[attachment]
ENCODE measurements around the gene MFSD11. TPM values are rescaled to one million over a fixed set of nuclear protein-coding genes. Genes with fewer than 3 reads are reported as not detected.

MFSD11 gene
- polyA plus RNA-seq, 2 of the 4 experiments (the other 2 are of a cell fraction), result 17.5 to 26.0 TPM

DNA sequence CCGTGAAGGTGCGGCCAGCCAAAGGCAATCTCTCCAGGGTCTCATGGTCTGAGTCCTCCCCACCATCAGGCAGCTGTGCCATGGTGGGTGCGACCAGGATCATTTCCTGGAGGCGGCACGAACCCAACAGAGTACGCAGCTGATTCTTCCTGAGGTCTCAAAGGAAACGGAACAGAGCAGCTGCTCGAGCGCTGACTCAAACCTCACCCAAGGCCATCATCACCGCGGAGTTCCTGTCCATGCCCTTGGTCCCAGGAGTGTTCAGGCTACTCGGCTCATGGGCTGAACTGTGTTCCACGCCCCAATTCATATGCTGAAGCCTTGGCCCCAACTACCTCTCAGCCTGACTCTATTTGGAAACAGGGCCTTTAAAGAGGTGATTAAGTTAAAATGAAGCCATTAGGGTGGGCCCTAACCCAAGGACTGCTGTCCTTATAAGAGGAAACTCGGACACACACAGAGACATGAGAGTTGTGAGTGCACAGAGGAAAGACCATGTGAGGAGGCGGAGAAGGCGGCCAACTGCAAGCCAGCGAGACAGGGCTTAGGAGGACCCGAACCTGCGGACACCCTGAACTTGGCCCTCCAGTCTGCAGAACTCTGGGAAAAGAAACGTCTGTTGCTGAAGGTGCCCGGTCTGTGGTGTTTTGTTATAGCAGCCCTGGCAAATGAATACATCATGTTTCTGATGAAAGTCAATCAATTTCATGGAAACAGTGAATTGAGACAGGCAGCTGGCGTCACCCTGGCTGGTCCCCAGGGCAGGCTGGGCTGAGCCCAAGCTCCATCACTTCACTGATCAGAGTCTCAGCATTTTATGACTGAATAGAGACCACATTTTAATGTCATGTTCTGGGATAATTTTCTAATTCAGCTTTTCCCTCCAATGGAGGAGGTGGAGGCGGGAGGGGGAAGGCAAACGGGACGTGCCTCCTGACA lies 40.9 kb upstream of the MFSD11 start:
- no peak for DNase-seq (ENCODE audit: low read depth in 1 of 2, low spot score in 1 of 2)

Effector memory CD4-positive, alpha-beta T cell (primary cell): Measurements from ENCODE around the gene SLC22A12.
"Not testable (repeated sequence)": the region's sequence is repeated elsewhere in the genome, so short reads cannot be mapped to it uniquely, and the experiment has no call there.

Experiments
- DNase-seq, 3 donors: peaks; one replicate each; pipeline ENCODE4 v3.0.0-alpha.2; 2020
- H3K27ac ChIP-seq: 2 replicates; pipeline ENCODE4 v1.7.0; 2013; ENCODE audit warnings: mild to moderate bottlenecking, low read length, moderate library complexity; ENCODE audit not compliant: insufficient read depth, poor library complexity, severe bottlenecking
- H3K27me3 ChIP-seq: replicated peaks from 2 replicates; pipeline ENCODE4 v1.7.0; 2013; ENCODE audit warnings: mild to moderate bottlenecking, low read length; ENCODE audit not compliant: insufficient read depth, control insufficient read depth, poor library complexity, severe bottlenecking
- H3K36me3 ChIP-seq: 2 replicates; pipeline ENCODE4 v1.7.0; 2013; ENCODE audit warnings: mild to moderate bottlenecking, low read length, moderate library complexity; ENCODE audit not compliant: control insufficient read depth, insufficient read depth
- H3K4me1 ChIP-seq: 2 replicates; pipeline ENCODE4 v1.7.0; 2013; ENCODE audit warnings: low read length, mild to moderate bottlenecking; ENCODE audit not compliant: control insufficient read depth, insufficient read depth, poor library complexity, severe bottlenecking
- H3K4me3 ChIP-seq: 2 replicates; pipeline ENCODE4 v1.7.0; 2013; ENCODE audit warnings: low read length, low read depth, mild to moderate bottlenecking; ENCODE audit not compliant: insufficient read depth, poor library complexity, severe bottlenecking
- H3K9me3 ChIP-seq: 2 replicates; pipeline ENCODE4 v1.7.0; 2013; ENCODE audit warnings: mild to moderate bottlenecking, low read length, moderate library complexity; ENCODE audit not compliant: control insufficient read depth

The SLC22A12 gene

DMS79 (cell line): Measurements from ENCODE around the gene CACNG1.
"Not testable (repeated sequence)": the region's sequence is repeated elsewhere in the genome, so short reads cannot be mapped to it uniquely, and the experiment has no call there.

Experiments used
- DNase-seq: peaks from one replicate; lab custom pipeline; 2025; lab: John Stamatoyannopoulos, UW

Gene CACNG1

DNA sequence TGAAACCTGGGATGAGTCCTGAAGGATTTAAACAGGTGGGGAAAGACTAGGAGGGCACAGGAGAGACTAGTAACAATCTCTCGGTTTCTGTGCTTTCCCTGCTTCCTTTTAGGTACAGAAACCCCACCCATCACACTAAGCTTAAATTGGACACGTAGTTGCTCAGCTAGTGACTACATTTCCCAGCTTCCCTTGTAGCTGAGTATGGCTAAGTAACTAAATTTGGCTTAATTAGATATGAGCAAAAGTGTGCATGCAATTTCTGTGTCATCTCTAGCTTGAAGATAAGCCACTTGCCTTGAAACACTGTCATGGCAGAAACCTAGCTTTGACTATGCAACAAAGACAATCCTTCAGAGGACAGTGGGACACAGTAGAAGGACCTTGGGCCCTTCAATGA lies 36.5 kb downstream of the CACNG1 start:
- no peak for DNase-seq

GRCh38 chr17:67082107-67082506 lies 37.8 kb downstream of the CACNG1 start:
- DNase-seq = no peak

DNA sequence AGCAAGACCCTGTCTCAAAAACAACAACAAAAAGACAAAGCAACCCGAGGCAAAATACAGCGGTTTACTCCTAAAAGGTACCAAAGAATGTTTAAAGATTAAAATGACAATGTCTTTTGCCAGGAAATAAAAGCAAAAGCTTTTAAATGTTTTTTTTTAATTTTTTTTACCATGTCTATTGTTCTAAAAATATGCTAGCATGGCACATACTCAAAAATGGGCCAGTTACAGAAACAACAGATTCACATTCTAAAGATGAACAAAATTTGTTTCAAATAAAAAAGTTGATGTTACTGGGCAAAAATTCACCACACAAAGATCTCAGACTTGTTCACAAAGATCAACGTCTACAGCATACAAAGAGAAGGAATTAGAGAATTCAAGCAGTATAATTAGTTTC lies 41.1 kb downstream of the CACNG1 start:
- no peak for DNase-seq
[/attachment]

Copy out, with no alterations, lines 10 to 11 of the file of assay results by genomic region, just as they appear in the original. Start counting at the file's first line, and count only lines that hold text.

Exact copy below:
- H3K27ac ChIP-seq: 2 replicates; pipeline ENCODE4 v1.7.0; 2013; ENCODE audit warnings: mild to moderate bottlenecking, low read length, moderate library complexity; ENCODE audit not compliant: insufficient read depth, poor library complexity, severe bottlenecking
- H3K27me3 ChIP-seq: replicated peaks from 2 replicates; pipeline ENCODE4 v1.7.0; 2013; ENCODE audit warnings: mild to moderate bottlenecking, low read length; ENCODE audit not compliant: insufficient read depth, control insufficient read depth, poor library complexity, severe bottlenecking